APAP Basics

Automatic Positive Airway Pressure(APAP) Basics

An APAP is an automatic positive airway pressure machine. Like CPAP machines, APAP machines work by taking in air through a filter (often with heating and humidification), and then using a motor to push the air through a tube that is connected to a face mask. APAP machines create an air splint by cushioning the airway and propping it open, while keeping the soft palate, uvula, and tongue from obstructing or collapsing the airway.

 

While a CPAP has one continuous setting, an APAP is able to respond to changing pressure needs by constantly measuring how much resistance is present in your breathing. The technology in an APAP machine allows it to remain on a low setting until a change in breathing is detected and more airflow is needed.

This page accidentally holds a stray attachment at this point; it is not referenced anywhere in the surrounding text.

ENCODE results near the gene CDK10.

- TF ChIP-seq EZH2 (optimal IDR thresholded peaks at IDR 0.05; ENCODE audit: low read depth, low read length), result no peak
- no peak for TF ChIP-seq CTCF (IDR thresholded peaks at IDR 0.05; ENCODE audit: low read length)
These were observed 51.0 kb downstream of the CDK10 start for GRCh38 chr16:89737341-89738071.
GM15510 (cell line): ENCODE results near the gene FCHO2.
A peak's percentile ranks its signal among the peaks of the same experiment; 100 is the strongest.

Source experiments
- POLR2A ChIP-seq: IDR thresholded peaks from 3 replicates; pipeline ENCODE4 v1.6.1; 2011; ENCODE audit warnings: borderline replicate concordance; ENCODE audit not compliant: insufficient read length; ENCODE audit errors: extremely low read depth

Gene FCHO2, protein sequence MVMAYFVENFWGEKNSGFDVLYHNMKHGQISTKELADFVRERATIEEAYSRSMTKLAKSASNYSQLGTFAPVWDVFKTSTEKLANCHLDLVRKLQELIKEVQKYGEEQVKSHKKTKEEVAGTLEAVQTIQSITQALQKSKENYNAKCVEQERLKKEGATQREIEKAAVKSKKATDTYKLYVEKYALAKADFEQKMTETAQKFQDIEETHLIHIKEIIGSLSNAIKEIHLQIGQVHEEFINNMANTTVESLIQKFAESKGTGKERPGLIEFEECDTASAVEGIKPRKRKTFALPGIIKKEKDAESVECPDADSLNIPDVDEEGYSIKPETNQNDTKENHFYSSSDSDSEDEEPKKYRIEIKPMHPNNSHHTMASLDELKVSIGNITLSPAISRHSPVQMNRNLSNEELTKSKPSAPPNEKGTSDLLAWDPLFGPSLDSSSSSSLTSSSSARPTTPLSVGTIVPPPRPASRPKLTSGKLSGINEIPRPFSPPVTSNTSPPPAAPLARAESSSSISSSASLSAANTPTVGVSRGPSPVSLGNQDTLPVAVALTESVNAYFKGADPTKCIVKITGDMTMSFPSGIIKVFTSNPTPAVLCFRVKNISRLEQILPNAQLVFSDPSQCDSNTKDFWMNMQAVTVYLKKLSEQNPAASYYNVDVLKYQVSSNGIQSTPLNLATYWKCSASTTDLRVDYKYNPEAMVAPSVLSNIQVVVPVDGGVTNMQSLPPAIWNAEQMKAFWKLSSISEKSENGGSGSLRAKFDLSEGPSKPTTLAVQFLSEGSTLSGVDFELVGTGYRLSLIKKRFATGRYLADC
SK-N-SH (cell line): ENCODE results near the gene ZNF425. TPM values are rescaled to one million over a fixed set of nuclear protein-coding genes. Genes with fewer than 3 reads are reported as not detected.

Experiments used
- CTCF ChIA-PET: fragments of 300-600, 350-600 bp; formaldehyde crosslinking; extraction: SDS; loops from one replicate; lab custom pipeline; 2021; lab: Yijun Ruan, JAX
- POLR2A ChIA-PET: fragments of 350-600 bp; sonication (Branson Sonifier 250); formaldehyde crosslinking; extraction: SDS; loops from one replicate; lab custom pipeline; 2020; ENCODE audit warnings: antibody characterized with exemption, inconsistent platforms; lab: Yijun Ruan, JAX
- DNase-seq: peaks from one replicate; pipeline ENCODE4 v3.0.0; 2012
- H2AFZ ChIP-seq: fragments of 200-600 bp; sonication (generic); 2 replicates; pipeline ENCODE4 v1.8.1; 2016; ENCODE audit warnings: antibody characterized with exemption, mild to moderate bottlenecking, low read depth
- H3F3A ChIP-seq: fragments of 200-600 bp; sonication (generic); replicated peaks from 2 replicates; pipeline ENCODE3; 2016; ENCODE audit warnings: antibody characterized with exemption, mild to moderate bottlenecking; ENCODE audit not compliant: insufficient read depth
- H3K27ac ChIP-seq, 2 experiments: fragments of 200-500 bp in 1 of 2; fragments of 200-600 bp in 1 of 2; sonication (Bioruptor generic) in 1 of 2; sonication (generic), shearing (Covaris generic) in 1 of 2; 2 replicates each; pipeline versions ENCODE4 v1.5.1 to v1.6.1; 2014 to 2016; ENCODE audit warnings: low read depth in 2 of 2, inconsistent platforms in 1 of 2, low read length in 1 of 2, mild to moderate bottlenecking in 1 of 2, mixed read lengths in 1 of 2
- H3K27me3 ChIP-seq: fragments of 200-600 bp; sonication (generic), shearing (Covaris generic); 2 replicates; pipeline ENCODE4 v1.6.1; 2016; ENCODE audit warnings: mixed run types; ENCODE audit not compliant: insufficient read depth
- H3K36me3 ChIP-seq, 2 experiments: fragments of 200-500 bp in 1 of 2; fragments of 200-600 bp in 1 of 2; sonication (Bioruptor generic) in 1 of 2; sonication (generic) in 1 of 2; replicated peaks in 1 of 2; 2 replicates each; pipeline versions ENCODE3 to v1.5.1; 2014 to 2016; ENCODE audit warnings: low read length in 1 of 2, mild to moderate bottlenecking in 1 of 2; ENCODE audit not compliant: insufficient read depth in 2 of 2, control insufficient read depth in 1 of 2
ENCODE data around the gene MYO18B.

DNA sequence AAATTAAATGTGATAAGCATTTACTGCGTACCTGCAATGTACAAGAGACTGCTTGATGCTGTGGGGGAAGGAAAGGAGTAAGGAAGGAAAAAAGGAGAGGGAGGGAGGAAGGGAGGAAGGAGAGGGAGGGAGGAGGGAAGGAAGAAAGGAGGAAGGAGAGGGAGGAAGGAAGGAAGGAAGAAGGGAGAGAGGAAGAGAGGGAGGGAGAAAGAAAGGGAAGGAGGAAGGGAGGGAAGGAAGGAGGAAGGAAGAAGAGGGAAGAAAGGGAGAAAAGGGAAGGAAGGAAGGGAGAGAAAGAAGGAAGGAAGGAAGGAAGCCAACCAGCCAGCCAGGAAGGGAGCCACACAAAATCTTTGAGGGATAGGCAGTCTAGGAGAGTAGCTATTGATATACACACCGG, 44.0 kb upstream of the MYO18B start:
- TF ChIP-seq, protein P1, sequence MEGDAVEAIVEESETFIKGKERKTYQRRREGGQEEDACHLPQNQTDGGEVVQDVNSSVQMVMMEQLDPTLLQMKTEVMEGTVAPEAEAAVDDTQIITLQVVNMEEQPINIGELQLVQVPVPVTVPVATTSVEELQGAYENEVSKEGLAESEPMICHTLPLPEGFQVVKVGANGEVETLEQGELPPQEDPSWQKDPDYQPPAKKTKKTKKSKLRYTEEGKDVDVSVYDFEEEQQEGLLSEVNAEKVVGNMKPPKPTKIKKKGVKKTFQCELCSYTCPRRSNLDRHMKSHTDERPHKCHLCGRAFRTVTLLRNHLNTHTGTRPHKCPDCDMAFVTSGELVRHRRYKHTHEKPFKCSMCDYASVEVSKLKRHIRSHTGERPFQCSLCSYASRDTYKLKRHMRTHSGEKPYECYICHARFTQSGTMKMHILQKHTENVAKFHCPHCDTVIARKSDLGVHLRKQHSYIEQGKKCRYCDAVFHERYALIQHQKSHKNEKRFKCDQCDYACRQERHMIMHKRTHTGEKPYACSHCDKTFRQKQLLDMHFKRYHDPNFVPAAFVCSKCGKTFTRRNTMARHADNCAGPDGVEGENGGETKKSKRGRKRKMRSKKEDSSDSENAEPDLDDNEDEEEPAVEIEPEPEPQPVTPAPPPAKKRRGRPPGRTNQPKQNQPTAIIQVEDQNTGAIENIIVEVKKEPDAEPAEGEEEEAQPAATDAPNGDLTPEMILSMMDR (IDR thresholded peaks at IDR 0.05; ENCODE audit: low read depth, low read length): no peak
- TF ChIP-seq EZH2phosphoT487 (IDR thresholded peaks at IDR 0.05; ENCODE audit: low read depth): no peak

APAP machines are often prescribed to people who do not get the desired results from a CPAP machine, or to those who have specific issues with the CPAP’s unchanging pressure level. They may be prescribed before CPAP machines in specific instances, such as sleep apnea that is comorbid with other sleep disorders, or sleep apnea that only occurs when the body shifts into a specific position. APAPs may work better for those who are prone to allergies, colds, or other temporary airway blockages, as they can adjust pressure as needed and then return to a lower setting when the flare-up has passed.

 

 

Like CPAP machines, they may cause skin irritation, especially if the mask is not properly fitted. They are not recommended for people with CSA, chronic heart failure, COPD, or obesity hypoventilation syndrome, nor are they recommended for use in people who have sleep apnea related to opioid use.